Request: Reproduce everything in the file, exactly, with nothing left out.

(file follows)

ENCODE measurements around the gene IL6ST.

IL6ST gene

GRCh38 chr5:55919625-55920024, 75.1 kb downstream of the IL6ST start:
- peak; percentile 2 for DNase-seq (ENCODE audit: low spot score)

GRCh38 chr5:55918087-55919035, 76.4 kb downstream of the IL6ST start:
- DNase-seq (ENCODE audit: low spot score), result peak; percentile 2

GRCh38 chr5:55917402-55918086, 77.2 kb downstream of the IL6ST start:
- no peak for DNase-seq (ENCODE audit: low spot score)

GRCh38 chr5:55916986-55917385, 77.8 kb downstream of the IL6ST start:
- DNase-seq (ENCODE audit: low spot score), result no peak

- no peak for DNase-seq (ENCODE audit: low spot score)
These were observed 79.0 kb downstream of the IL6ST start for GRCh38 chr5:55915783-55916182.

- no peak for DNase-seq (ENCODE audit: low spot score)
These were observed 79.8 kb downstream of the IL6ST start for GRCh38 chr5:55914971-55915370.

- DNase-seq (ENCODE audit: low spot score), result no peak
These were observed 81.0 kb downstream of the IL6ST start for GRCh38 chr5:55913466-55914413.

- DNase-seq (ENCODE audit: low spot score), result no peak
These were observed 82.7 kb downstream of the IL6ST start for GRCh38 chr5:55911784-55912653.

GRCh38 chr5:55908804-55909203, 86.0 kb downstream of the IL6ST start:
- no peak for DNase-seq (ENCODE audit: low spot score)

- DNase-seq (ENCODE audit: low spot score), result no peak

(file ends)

ENCODE measurements around the gene IL6ST.

IL6ST gene

GRCh38 chr5:55919625-55920024, 75.1 kb downstream of the IL6ST start:
- peak; percentile 2 for DNase-seq (ENCODE audit: low spot score)

GRCh38 chr5:55918087-55919035, 76.4 kb downstream of the IL6ST start:
- DNase-seq (ENCODE audit: low spot score), result peak; percentile 2

GRCh38 chr5:55917402-55918086, 77.2 kb downstream of the IL6ST start:
- no peak for DNase-seq (ENCODE audit: low spot score)

GRCh38 chr5:55916986-55917385, 77.8 kb downstream of the IL6ST start:
- DNase-seq (ENCODE audit: low spot score), result no peak

- no peak for DNase-seq (ENCODE audit: low spot score)
These were observed 79.0 kb downstream of the IL6ST start for GRCh38 chr5:55915783-55916182.

- no peak for DNase-seq (ENCODE audit: low spot score)
These were observed 79.8 kb downstream of the IL6ST start for GRCh38 chr5:55914971-55915370.

- DNase-seq (ENCODE audit: low spot score), result no peak
These were observed 81.0 kb downstream of the IL6ST start for GRCh38 chr5:55913466-55914413.

- DNase-seq (ENCODE audit: low spot score), result no peak
These were observed 82.7 kb downstream of the IL6ST start for GRCh38 chr5:55911784-55912653.

GRCh38 chr5:55908804-55909203, 86.0 kb downstream of the IL6ST start:
- no peak for DNase-seq (ENCODE audit: low spot score)

- DNase-seq (ENCODE audit: low spot score), result no peak